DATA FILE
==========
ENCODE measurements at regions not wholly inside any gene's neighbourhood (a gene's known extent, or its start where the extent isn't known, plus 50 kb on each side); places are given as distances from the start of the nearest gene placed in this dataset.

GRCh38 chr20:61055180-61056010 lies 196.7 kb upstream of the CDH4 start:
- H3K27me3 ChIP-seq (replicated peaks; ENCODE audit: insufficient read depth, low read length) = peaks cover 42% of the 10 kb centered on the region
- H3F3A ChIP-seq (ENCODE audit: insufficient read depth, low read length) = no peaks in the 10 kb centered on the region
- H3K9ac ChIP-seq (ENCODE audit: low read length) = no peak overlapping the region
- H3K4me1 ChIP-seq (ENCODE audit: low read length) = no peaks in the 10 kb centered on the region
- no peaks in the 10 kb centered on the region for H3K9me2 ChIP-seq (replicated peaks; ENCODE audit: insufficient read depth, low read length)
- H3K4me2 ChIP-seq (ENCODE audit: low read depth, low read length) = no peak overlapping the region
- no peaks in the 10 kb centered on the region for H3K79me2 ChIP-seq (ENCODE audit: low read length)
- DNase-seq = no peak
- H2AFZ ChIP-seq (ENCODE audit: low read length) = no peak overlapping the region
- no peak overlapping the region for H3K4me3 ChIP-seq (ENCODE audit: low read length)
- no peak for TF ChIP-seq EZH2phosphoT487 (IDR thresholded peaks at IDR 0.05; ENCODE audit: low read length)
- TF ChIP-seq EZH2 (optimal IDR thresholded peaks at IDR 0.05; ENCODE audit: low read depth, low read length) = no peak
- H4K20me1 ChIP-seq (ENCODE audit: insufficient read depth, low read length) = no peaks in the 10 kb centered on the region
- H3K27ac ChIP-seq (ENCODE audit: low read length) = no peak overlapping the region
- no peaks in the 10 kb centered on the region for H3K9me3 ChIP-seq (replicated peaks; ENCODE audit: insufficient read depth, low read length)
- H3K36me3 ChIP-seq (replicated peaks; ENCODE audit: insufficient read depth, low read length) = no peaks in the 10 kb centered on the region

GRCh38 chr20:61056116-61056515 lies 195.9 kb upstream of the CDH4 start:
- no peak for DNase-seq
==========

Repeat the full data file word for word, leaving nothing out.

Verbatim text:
ENCODE measurements at regions not wholly inside any gene's neighbourhood (a gene's known extent, or its start where the extent isn't known, plus 50 kb on each side); places are given as distances from the start of the nearest gene placed in this dataset.

GRCh38 chr20:61055180-61056010 lies 196.7 kb upstream of the CDH4 start:
- H3K27me3 ChIP-seq (replicated peaks; ENCODE audit: insufficient read depth, low read length) = peaks cover 42% of the 10 kb centered on the region
- H3F3A ChIP-seq (ENCODE audit: insufficient read depth, low read length) = no peaks in the 10 kb centered on the region
- H3K9ac ChIP-seq (ENCODE audit: low read length) = no peak overlapping the region
- H3K4me1 ChIP-seq (ENCODE audit: low read length) = no peaks in the 10 kb centered on the region
- no peaks in the 10 kb centered on the region for H3K9me2 ChIP-seq (replicated peaks; ENCODE audit: insufficient read depth, low read length)
- H3K4me2 ChIP-seq (ENCODE audit: low read depth, low read length) = no peak overlapping the region
- no peaks in the 10 kb centered on the region for H3K79me2 ChIP-seq (ENCODE audit: low read length)
- DNase-seq = no peak
- H2AFZ ChIP-seq (ENCODE audit: low read length) = no peak overlapping the region
- no peak overlapping the region for H3K4me3 ChIP-seq (ENCODE audit: low read length)
- no peak for TF ChIP-seq EZH2phosphoT487 (IDR thresholded peaks at IDR 0.05; ENCODE audit: low read length)
- TF ChIP-seq EZH2 (optimal IDR thresholded peaks at IDR 0.05; ENCODE audit: low read depth, low read length) = no peak
- H4K20me1 ChIP-seq (ENCODE audit: insufficient read depth, low read length) = no peaks in the 10 kb centered on the region
- H3K27ac ChIP-seq (ENCODE audit: low read length) = no peak overlapping the region
- no peaks in the 10 kb centered on the region for H3K9me3 ChIP-seq (replicated peaks; ENCODE audit: insufficient read depth, low read length)
- H3K36me3 ChIP-seq (replicated peaks; ENCODE audit: insufficient read depth, low read length) = no peaks in the 10 kb centered on the region

GRCh38 chr20:61056116-61056515 lies 195.9 kb upstream of the CDH4 start:
- no peak for DNase-seq